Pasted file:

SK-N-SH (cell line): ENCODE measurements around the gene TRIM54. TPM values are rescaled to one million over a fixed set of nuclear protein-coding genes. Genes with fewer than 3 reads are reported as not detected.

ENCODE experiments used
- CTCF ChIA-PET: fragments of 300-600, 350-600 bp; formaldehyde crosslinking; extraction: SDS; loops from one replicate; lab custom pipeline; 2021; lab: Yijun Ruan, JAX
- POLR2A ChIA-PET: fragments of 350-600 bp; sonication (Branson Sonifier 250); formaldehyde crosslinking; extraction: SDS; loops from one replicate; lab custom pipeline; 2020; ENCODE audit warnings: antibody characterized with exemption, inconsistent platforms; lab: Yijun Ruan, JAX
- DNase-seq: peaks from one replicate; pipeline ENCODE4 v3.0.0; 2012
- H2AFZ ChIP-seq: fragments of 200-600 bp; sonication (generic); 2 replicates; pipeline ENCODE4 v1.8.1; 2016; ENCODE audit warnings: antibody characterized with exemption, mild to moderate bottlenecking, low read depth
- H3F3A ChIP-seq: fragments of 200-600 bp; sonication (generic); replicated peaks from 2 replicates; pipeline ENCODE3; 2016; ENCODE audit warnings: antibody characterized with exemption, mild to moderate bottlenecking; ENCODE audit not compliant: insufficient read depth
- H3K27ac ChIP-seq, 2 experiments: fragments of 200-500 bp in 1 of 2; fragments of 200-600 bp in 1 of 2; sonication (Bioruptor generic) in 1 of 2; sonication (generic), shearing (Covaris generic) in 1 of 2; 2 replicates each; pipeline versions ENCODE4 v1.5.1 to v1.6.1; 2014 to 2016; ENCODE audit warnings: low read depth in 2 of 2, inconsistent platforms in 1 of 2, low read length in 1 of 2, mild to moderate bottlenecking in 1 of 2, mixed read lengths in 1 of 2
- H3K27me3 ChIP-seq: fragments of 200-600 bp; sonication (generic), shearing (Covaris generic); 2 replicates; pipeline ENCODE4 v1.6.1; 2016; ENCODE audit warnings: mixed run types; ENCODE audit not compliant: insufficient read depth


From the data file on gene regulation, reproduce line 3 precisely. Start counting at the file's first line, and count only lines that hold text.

- CTCF ChIA-PET: fragments of 300-600, 350-600 bp; formaldehyde crosslinking; extraction: SDS; loops from one replicate; lab custom pipeline; 2021; lab: Yijun Ruan, JAX